Saint Gregory I, "Gregory The Great" pope from 590 to 604. Image from historymedren.about.com

Saint Gregory I, “Gregory The Great” pope from 590 to 604. Image from  www.historymedren.about.com

Rome rises from the ashes – Pope Gregory I “The Great”

Pope Leo I may have established papal supremacy, but the term pope was not really used much until Pope Gregory I came into office.  .  Gonzalez states, “Little is known of Gregory’s early years. He may have been an important Roman official – a career for which he was undoubtedly trained by his family, which was of aristocratic origin. He became a Benedictine monk and then Pope Benedict made him a deacon.”[3]  Rome suffered an epidemic so bad that when Pope Pelagius died from the epidemic and Gregory was almost elected by default.  The bishops and the people wanted Gregory as pope.  The Lombard’s had been busy at the time with the Franks, but were a danger to Rome having conquered most of Italy.  Pope Gregory got food together to be given to the people, rebuilt the aqueducts, rebuilt the defenses of the city, and restored the garrison with drills.  Pope Gregory had become the defacto ruler of Rome and even established open negotiations with the Lombard’s for peace.  These efforts by Pope Gregory had earned him the title, “The Great.”

Crusades to Medieval Christianity to Reformation

From Leo to Gregory, the papacy started a rise of power that continued to grow.  Each century the papacy grew in power and prestige depending on which world power had most the control.  The crusades brought about a time in which the papacy saw its biggest direct opposition.  Islam and Christianity began to fight over the Holy Land and who had the ultimate claim over the land.  Pope Innocent III ushered the apex of papal power of the crusades and this brought about medieval Christianity.  Theology and missionary work took on a new vigor within the monastic orders.  The economic growth of markets brought about changes that cities were not prepared for and this introduced changes people were not prepared for in the ministry.  The new market caused an influx of people in towns.  It was during this time that the Protestant Reformation had its early beginnings.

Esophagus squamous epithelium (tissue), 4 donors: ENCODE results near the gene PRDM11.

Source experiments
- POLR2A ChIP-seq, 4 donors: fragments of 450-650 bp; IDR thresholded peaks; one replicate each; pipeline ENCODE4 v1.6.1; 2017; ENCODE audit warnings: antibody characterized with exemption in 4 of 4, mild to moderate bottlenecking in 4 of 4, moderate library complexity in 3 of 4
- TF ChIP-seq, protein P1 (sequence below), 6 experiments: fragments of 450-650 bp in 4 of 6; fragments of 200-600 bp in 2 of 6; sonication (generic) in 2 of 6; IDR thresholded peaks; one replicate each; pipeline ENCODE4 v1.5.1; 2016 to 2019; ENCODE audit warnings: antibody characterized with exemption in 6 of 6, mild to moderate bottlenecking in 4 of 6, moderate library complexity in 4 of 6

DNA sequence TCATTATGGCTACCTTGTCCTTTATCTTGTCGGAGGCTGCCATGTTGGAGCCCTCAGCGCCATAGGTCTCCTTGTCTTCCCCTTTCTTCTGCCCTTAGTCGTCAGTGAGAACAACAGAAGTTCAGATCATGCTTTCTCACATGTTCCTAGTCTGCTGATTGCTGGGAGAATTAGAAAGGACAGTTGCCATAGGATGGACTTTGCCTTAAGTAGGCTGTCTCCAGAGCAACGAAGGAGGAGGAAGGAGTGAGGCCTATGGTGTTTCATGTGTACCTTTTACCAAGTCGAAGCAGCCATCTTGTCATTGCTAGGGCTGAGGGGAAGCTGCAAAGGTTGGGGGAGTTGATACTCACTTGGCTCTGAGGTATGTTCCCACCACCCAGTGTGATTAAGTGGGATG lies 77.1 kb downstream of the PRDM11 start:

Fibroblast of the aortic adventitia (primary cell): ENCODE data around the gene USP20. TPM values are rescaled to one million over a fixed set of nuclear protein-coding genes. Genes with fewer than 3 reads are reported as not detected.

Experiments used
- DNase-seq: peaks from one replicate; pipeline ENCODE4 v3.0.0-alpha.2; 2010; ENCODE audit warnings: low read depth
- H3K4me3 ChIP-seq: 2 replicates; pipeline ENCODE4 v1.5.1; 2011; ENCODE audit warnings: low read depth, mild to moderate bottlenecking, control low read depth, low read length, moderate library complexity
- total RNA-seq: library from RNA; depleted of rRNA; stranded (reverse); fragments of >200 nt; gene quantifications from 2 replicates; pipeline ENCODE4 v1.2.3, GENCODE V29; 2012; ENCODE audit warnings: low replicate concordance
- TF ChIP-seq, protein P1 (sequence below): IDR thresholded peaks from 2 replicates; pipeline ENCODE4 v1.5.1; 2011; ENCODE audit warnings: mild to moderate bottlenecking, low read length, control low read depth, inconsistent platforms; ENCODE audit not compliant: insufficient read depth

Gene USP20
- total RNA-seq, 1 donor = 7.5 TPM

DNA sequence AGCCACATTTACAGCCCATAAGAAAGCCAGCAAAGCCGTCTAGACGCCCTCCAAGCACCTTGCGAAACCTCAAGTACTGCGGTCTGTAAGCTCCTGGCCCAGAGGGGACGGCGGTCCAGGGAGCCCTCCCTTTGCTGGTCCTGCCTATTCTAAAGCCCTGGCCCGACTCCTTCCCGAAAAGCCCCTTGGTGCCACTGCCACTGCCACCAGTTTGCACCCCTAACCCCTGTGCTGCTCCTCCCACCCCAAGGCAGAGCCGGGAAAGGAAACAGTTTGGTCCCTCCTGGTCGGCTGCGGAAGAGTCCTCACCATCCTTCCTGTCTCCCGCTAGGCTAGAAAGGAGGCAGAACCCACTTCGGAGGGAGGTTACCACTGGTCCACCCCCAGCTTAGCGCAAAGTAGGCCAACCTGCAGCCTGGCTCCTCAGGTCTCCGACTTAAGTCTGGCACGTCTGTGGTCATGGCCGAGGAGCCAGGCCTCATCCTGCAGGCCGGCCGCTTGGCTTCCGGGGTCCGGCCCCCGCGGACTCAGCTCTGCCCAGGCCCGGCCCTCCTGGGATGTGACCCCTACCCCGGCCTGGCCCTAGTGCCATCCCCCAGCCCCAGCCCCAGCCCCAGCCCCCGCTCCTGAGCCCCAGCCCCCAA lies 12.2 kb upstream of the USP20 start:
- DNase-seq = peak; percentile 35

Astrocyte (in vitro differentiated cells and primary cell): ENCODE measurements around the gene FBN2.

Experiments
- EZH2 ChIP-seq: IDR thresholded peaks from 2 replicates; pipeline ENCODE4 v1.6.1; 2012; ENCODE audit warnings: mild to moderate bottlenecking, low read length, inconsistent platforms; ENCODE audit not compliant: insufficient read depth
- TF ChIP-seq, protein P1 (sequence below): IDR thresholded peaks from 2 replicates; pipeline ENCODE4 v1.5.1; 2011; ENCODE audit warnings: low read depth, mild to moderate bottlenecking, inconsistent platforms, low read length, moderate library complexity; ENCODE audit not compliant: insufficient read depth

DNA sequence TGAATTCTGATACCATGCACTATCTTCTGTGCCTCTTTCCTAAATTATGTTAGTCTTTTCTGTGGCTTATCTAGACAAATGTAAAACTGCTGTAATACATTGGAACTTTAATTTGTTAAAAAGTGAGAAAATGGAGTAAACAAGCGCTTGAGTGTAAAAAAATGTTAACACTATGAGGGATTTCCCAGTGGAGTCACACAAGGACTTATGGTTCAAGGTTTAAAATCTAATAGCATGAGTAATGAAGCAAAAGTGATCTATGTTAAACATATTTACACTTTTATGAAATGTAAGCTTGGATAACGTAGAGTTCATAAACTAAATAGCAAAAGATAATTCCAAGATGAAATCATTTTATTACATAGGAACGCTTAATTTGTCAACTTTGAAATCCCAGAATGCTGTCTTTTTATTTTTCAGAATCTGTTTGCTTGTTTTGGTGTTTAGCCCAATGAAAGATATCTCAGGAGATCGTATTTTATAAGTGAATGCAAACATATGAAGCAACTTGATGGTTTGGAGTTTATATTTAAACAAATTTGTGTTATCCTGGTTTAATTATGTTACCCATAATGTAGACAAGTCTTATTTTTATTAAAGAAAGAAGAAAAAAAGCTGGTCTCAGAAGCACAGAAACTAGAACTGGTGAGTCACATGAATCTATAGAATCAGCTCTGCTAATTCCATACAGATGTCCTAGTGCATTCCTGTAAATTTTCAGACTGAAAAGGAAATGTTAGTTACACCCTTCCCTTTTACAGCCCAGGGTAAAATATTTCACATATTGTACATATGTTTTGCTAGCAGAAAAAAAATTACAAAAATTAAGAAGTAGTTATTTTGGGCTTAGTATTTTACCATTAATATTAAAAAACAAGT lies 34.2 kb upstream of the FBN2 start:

Pope John Paul II quote; Image supplied by www.pegponderingagain.blogspot.com

Pope John Paul II quote; Image supplied by http://www.pegponderingagain.blogspot.com

Footnotes

[1]. Everett Ferguson, Church History: From Christ to Pre-Reformation, Volume One (Grand Rapids, MI: Zondervan, 2005).

[2]. Bruce L. Shelley, Church History in Plain Language: Third Edition (Nashville, TN: Thomas Nelson, 2008).

[3]. Justo L. Gonzalez, The Story of Christianity: Volume One, the Early Church to the Reformation (New York, NY: Harper Collins, 2010).